Kanazawa Japan - Everything you need to know for your next Ski holiday


Things To Do

  • Kanazawa Castle

    Kanazawa Castle has evolved into an architectural symbol of Japan since 1583 when General Maeda Toshiie was given control over the Kaga Province. The Maeda’s prospered over the next 3 centuries, completing numerous buildings which have since burnt down and been re-built.  Local volunteers offer daily tours and it is recommended to join a tour to get the full history of the castle grounds.

  • Kenroku-en Garden

    Located across from the Kanazawa Castle, the gardens were once part of the private residence of the Maeda family. Opened to the public in 1874, the garden spans 25 acres and features a variety of flowering trees and plants, the oldest fountain in Japan, a teahouse, waterfalls, ponds with Koi and strolling pathways and bridges. The best time to visit is the Spring or Autumn but still worth checking out in the Winter months.

  • Nagamachi Samurai District

    Once home to the samurai and their families, this area of Kanazawa has been well preserved, allowing an insight into their lives. You can wander the windy cobblestone streets, taking in the canals, earthen walls, bukeyashiki (houses) and gardens. The Nomura Samurai House has been beautifully restored to its former glory and is now open to the public as a museum. 

  • Gold Leaf Tradition

    The traditional production of gold leaf is known as kinpaku, and it has a long history in Kanazawa. Dating back to Maeda’s rule, he ordered the Kaga clan to produce gold and silver leaf. Today approximately 99% of Japan’s gold leaf is produced in Kanazawa. The process requires skilled artisans to hammer the leaf between special protective paper until it is so thin, at just one thousandth of a millimetre. There are a number of companies in Kanazawa which allow you to decorate your own gold leaf souvenir.

  • Tea Ceremony

    The traditional practice of Japanese tea ceremony, or Chado is still performed in Kanazawa. The tea ceremony has a rich history and the ceremonial preparation is more about the hospitality from your host than just drinking tea. There are many tea houses which allow you to take part in the ceremony and enjoy the purest of green teas. 

  • Higashi Chaya District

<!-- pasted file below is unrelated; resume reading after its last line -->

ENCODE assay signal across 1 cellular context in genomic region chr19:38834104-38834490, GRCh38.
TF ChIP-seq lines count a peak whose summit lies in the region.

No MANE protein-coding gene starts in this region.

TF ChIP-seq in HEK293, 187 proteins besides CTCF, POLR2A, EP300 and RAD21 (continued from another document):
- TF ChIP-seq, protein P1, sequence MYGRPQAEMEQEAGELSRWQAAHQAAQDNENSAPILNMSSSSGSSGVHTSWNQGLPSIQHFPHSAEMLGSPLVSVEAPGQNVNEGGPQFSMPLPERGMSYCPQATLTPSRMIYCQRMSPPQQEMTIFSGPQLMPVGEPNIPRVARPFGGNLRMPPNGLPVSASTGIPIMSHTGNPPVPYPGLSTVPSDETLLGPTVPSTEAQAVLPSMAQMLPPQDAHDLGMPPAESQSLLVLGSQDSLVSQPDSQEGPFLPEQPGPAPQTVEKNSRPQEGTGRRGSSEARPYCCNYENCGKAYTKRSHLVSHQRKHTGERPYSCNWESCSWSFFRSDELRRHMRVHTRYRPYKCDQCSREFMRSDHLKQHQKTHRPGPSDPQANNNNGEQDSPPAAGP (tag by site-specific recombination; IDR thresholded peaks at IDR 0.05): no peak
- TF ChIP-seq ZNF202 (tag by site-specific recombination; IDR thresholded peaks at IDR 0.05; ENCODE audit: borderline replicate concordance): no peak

Also known as the Geisha district, this beautifully preserved area was established in 1820 as an entertainment district for the wealthy. The Chaya, (or teahouse) entertained guests with geisha performances, traditional music and drinking. These days most Chaya have been converted to restaurants and craft stores, however some remain open to the public. There are other areas in Kanazawa where you will find geisha houses but Higashi Chaya is the most well known.

  • Omicho Ichiba Market

    A lively fresh food market in the heart of town, selling an array of goods from seafood to confectionery. Even if you are not wanting to purchase any goods, it is well worth a look for it’s unique products and friendly atmosphere. It is best to go around lunch time when the markets are buzzing with activity and you can try one of the popular rice bowls topped with fresh Kanazawa seafood.

  • 21st Century Museum of Contemporary Art

    Not something you would expect to see in a city so rich in tradition and culture but the 21st Century Museum is hugely popular. It displays works from contemporary artists from Japan and around the world as well as offering spaces for local artists, kids workshops and library spaces. The most popular exhibit is Leandro Erlich’s Swimming Pool.

  • Katamachi

    Known to be the oldest shopping street in Japan and the first ‘union’ of storekeepers to work for each other’s interests. Katamachi includes a variety of shops, restaurants and cafes and bars opening late into the evening. Definitely well worth checking out.


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